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January 5, 2023

How to Get Quick, Beautiful, Open Source, and Performant Images for Your Blog

Justin Golden

Photo credit @wflwong on Unsplash

Length: Medium

Level: ✓ Beginner X Intermediate X Advanced

Find the Image

First, go to Unsplash.com and think of your image idea. Unsplash has thousands of gorgeous and high quality images you can use for free. If you don’t find the perfect image, tweek your search and get creative. Remember, you don’t need an exact fit; an arbitrary and artsy image of someone standing by a car will work fine for a post about purchasing cars.

For this post, I’ll just search “searching” since that’s what we’re doing here : )

For this one, I’ll choose the man with the flashlight by the water, because it conveys the searching message and looks cool, even though it’s not exactly a person searching for images, titling, compressing, and attributing them…

I’ll click “Download free” on the top right, then take note of his tag @wflwong on Unsplash to attribute this image to him.

However, we can see this image is huge:

Compressing the Image

Next, go to Squoosh.app. Squoosh is a website made by Google for optimizing images.

It already cuts the image in half by using MozJPG, however, we can do way better.

If we click “Resize” we can see this image is enormous at 3648 by 5994.

You can use the slider to compare the before and after and determine for yourself what trade offs you want. You may want to use a different percentage, or not even resize the image at all. Try using a nice even number, such as 1/2, 1/3, 1/4 so that the image can resize “cleaner.”

Selecting 25% gets us 912 by 1499, which is much better, and still a great resolution for the web.

That takes us down from 2.83mb to just 38.1kb, saving us 99%.

But we can do one better. First, download this image so we have it for later.

Next, change the format from “MozJPG” to “AVIF” and check out the savings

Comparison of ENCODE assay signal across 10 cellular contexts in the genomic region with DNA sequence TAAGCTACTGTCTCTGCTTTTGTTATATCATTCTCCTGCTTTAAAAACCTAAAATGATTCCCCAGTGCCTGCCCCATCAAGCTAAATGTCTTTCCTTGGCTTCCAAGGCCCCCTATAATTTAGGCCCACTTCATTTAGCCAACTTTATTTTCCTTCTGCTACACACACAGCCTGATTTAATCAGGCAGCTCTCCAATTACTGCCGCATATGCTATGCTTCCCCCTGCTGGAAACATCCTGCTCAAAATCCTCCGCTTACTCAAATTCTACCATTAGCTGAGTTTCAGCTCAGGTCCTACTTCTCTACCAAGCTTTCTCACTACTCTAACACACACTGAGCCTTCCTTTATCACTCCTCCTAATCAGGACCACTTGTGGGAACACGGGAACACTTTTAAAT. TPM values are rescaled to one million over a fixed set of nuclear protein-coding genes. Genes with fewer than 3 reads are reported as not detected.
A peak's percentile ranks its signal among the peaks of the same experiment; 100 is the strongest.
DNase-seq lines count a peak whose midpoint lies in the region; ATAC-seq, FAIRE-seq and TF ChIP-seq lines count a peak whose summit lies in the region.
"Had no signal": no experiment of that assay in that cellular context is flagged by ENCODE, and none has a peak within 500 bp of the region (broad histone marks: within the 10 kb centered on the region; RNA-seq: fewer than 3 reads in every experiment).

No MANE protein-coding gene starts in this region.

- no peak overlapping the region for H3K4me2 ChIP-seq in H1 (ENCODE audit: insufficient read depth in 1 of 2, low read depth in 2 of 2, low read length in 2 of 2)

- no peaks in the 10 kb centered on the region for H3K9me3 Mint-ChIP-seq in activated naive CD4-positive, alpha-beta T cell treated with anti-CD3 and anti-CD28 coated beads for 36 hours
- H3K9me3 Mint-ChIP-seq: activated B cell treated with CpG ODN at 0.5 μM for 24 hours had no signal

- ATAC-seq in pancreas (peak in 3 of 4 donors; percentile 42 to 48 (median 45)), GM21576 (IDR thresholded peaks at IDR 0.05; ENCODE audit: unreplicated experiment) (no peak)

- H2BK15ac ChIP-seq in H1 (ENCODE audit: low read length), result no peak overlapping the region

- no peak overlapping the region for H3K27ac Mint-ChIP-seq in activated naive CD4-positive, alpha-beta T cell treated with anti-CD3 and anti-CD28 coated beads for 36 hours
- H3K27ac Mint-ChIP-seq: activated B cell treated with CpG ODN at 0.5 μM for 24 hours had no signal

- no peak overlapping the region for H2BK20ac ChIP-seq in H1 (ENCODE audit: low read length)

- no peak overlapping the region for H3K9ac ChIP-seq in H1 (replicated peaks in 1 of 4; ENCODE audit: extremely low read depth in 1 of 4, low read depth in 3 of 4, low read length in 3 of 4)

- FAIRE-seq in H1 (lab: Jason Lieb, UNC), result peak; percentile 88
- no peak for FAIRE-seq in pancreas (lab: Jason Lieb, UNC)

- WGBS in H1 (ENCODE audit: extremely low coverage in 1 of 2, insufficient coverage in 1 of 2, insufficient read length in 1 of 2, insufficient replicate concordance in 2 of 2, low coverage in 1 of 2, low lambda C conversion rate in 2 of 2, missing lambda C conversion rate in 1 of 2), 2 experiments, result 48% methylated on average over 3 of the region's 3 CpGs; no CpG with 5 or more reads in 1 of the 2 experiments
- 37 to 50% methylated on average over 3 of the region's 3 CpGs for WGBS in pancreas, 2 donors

Just 10.6kb for our image; now THAT’S insane!

Download this image too.

Rename your images to something more meaningful, both so you can idenfity and find it, and for image SEO (googlebot refers to file names when determining which images will show up on Google Images and what the images mean). I named mine “man_searching_water”

Adding the Image

Now that we’ve got our image selected, resized, compressed, and named, we can add it to our website.

Before you go “I know how to do this!” and add in <img src="/img/blog/man_searching_water.avif">, I’ve got a few things for you to do.

1. Alt or Title

Firstly, all images should have an alt attribute, which tells the user what the image is. This is used in case your image doesn’t load, for users with screen readers and assistive technology, and also used by crawlers like googlebot. Google will actually ding your Lighthouse score if you don’t have an alt set. If you’re not sure what to put, pretend you’re describing the image to someone who is blind. For my image, I put “man searching water with a flashlight.” It’s important that navigational images such as menu or back buttons have clear alt or title tags (title will be shown on hover), and even if your image has no semantic meaning, just add alt="" to indicate that the image can be ignored, so users with screen readers, users with a poor connection, and Google all know the image doesn’t mean anything.

<img src="/img/blog/man_searching_water.avif" alt="man searching water with a flashlight">

We’ve sitll got a major problem, and that’s that many users still won’t see any image at all. That’s because AVIF isn’t fully supported yet. Some browsers such as Edge will render nothing, and that’s, let’s say, less than ideal. Thankfully, we downloaded the image as a JPG, which is supported everywhere and also has great compression.

2. Fallback

We can try loading the AVIF and provide the majority of users a great performance gain, while still not abandoning our users who don’t have the latest updates by using the picture tag:

	<source type="image/avif" srcset="/img/blog/man_searching_water.avif" />
	<img src="/img/blog/man_searching_water.jpg" alt="man searching water with a flashlight" />

The <picture> tag allows us to list out sources to use, and if none work (or the picture tag is unsupported), it will fallback to the img tag with the jpg we gave it.

3. Attribution

We can use the <figure> tag with a <figcaption> to give credit where it’s due.

    <source type="image/avif" srcset="/img/blog/man_searching_water.avif">
    <img src="/img/blog/man_searching_water.jpg" alt="man searching water with a flashlight">
  <figcaption>Photo credit @wflwong on Unsplash</figcaption>

We can also link to his Unsplash page https://unsplash.com/@wflwong if we want:

<figcaption>Photo credit <a href="https://unsplash.com/@wflwong">@wflwong</a> on Unsplash</figcaption>

You can add about="_blank" to get the page to open in a new tab if you’re worried about users leaving you.


And that’ll do! We learned how to find the perfect open source image, resize and compress it, and serve it optimally for web performance and crawlability. I hope you learned something new. Thanks for reading : )

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